Our friend the accountant is, typical of a certain sort of Hong Kong person, generally apolitical. Whatever else you might say about him, he certainly isn’t a rabble-rouser. But that was his sympathetic comment about Occupy Central: “When you’re pushed around, what else can you do?” To him, Occupy Central is a logical response to bullying: Either you back down and comply with the bully’s wishes, or you stand up to the bully- there isn’t much middle ground. In a nutshell, that is the dilemma Hong Kong faces at the moment—what to do with a big bully.
18 August 2014 | EJ Insight
Political commentators Johnny Lau and Ching Cheong compare the current social atmosphere in Hong Kong to the one just before the 1967 leftist riots.
The Alliance for Peace and Democracy is using organizations to accomplish the political task of the authorities. The society is being torn apart, and authorities are aggravating the situation by playing on the people’s sentiments, Apple Daily reported on Monday, citing Lau.
Chris Horton | 3 Jul 2014 | The Atlantic
HONG KONG — Last Monday marked the 16th anniversary of the return of Hong Kong to Chinese rule after more than 150 years of being a British colony. Official and unofficial events here attempted to present a cheery picture of Hong Kong’s relations with the mainland.
“They’re terrified that Hong Kong will become too democratic an example for cities on the mainland. It’s a parental mentality.”
“Democracy is not a panacea, but it’s something to start with. With democracy you have transparency, you have people’s wishes and real public opinion in play. People’s self-determination, in the end, is what democracy is all about.”
Greg Torode, James Pomfret & Benjamin Kang Lim | 30 June 2014 | Reuters
“The real cabinet is the shadow cabinet,” said one source close to Leung [HK’s puppet leader]. “The chief executive’s office can’t do without the Liaison Office’s help on certain matters.”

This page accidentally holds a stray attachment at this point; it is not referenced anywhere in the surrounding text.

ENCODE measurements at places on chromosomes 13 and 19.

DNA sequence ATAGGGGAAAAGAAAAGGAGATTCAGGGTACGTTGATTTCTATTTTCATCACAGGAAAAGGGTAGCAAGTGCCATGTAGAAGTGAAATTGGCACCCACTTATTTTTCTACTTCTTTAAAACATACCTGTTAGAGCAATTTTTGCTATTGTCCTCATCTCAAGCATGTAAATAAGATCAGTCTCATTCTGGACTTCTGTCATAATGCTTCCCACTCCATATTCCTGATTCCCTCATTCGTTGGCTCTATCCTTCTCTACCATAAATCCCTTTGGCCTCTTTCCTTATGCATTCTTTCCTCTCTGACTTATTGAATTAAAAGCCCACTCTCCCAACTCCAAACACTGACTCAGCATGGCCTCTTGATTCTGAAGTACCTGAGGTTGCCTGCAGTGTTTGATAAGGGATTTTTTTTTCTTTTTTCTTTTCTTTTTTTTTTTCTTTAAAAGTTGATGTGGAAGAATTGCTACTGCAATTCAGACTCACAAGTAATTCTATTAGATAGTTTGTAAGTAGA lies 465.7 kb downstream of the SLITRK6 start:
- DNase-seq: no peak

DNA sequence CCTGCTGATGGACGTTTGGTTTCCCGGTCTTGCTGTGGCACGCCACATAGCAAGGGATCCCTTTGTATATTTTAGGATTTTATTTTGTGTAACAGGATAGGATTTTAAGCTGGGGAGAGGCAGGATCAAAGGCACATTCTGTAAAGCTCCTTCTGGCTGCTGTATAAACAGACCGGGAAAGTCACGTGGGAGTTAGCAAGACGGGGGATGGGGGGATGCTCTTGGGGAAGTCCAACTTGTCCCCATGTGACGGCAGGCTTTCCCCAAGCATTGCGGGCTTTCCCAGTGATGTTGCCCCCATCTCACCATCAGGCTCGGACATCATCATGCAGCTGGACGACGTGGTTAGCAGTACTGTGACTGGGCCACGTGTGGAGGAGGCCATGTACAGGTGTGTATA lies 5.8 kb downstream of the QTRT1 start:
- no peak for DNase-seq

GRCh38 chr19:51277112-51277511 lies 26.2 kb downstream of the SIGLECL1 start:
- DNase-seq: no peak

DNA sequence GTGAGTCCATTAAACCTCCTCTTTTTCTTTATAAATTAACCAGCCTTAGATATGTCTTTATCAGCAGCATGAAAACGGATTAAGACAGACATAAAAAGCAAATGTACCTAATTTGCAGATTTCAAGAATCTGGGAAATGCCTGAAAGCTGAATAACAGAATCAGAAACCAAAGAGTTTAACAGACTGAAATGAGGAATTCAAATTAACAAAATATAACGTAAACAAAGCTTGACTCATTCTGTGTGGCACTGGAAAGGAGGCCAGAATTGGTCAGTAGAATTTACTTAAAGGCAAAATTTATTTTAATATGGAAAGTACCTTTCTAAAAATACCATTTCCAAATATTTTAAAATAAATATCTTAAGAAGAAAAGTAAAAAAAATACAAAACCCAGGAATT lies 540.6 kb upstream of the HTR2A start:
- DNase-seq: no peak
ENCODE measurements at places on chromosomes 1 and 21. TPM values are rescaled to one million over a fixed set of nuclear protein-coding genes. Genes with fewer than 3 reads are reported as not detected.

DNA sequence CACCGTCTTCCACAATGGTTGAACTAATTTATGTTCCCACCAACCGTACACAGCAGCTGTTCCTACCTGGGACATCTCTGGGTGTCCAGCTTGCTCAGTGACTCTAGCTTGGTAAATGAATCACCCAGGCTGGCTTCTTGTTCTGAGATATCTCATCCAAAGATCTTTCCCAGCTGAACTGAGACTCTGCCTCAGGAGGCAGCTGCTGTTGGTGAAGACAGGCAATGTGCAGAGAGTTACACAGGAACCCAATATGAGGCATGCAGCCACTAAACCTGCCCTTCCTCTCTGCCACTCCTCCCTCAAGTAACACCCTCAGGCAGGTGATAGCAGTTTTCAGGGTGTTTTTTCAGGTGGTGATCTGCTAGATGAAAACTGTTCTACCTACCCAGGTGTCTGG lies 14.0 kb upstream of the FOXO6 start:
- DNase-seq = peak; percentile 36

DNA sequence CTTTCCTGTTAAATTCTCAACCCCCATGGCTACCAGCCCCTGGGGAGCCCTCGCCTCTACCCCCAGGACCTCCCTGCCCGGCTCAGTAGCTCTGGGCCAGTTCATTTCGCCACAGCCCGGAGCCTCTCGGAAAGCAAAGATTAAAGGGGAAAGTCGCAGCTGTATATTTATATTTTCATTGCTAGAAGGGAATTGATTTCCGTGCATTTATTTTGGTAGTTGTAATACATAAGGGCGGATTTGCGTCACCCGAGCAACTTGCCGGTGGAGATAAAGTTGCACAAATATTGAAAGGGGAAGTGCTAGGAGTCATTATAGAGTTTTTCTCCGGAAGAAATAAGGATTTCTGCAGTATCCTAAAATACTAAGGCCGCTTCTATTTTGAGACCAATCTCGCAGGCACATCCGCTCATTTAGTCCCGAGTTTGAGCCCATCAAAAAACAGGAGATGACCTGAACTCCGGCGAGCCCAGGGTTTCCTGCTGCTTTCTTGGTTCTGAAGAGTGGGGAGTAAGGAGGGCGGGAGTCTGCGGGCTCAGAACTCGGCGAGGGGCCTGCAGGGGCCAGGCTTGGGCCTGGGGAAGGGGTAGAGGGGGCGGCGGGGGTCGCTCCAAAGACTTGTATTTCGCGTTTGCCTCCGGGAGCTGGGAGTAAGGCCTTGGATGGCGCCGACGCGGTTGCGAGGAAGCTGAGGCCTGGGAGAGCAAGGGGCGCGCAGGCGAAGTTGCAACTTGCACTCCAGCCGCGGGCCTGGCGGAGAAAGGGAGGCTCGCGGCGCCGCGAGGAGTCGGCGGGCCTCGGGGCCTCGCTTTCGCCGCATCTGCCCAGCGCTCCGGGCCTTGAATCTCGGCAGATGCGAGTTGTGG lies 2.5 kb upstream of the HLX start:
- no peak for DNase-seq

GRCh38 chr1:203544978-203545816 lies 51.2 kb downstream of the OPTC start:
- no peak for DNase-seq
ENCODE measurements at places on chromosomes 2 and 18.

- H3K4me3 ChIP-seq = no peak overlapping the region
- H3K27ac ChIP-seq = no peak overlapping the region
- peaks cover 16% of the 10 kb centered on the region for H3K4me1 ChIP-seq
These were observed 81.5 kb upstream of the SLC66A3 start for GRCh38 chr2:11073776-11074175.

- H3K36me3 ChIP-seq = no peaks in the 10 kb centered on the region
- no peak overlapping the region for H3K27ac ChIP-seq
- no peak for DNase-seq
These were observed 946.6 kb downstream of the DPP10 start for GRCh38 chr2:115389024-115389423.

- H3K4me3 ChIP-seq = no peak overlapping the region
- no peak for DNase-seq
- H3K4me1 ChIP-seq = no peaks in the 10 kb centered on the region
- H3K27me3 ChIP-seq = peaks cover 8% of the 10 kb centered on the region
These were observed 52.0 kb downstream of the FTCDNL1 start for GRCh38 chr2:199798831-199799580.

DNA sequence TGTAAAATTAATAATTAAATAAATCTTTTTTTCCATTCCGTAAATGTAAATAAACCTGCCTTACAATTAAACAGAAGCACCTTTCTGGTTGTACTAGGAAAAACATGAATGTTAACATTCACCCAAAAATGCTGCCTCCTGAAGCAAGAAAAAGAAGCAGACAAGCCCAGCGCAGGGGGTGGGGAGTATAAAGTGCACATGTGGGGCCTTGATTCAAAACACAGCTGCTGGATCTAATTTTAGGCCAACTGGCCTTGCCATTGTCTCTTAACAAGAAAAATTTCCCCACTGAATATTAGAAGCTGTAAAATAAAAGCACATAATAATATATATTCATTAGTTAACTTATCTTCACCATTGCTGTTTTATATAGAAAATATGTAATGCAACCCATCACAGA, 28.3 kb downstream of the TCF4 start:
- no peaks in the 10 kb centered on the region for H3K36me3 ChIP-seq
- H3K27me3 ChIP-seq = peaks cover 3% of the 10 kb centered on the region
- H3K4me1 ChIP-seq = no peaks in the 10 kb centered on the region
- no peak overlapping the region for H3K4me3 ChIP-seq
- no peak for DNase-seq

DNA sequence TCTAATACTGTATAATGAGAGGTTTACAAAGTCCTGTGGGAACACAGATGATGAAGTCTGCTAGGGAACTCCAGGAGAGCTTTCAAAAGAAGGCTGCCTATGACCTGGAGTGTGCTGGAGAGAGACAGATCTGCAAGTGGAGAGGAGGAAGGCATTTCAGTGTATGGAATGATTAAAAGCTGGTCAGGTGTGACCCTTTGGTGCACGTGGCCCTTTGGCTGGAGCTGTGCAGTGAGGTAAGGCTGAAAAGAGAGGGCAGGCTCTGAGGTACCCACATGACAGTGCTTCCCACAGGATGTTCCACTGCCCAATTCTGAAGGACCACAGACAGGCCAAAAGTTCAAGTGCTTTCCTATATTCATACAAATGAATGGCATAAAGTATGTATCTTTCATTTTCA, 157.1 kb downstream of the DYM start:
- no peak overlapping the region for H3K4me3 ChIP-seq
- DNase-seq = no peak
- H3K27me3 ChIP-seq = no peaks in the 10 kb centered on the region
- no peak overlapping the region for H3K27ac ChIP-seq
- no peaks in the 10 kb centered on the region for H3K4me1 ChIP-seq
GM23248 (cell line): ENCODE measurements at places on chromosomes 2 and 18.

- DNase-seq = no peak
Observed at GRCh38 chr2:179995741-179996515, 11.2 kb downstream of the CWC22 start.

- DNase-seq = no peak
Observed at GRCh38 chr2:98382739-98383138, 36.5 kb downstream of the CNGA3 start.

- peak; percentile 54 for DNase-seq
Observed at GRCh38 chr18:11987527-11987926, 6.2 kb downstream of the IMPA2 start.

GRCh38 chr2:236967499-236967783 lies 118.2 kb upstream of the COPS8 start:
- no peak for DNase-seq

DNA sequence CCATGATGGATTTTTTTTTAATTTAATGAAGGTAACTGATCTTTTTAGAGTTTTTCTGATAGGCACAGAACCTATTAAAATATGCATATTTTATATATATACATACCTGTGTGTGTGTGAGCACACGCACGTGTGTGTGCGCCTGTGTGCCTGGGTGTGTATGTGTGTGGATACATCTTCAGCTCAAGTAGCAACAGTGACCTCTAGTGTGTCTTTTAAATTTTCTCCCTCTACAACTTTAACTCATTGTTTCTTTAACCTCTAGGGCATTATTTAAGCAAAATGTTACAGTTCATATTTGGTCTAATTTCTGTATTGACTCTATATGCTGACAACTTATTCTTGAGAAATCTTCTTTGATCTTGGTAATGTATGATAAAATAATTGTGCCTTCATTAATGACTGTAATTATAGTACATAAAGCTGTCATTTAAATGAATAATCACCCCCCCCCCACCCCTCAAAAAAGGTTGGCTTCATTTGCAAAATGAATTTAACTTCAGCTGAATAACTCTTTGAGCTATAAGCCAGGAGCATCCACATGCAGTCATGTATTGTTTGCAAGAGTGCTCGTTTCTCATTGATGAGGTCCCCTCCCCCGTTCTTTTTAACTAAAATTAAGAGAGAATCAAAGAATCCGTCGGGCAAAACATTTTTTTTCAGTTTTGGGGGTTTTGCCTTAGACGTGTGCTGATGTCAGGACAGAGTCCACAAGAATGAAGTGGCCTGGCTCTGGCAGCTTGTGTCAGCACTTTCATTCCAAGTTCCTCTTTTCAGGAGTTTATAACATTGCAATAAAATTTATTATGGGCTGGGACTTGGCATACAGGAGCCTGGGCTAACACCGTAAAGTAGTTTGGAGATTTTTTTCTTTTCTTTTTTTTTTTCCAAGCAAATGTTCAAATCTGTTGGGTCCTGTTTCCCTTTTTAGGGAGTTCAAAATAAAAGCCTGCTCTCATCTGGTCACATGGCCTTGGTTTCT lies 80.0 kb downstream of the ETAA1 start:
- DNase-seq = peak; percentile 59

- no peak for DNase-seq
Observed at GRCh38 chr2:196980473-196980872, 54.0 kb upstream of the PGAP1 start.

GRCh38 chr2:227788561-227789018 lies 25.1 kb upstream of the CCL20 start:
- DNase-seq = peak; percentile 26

Before the 1997 handover, the Chinese Communist Party focused on courting businessmen, academics and activists to secure influence and loyalty. It has now become more assertive, attempting to isolate party enemies, silence critics, and deliver votes.
A legacy of the earliest days of Leninist communist revolutionary theory, the United Front Work Department’s mission is to influence and ultimately control a range of non-party groups, luring some into cooperation and isolating and denouncing others. “The tactics and techniques of the United Front have been refined and perfected over the decades and we are seeing a very modern articulation of it in Hong Kong.”
24 Feb 2014 | China Uncensored
The Hong Kong Town Planning Board has unanimously approved the construction of a PLA (People Liberation Army) port in Victoria Harbor in Hong Kong’s Central District. And with the massive Occupy Central protest coming up later this year, well, we know how well the PLA and protesters get along. What does this mean for Hong Kong’s hope for democracy? Find out on this episode of China Uncensored.
7 Aug 2013 | International Political Forum
Occupy Central with Love and Peace, or Occupy Central in short, does not refer to the Hong Kong version of the anti-capitalistOccupy Wall Street movement in 2011. Nor is it a romantic title of a melodrama. Instead, it is a proposed civil disobedience movement which would take place in Central (the CBD), Hong Kong in July 2014.
Ian Buruma | 6 December 1997 | ChinaFile
Chinese values do not adequately explain the peculiar alliance between mainland Communists and the local tycoons, who still want Hong Kong to be run as a profitable colony, albeit under a different master. Opportunism is part of it, to be sure. Most Hong Kong tycoons have been cultivating guanxi with the Communist patrons for years. …Tycoons and Marxist commissars are bound by more than opportunism, however. They share a deep conviction that everything can be reduced to economics, and that liberal politics is a hindrance, at best. As the distinguished lawyer Gladys Li put it to me: “China’s view of Hong Kong is business, business, business.”
The formula for the future status of Hong Kong, “One Country, Two Systems,” has a history of deceit. The phrase was first used in public by Deng Xiaoping in 1984. But the concept is very close to the one applied to the Autonomous Region of Tibet in 1951. Tibet was to be kept separate from China, to allow “feudal” Tibet to catch up with communism. Hong Kong must remain separate from China for fifty years to allow Communist China to catch up with…capitalism? In both cases, the “existing political system” would (will) not be altered. We know what happened in Tibet. We don’t yet know what will happen in Hong Kong. But one issue involving deliberate deceit has yet to be openly discussed: the role of the Chinese Communist Party. What will the New China News Agency be doing in Hong Kong after June 30? Surely not just reporting the news. Will senior people in the Hong Kong government declare their membership in the Communist Party? Which system would they be serving? Who will be accountable to whom?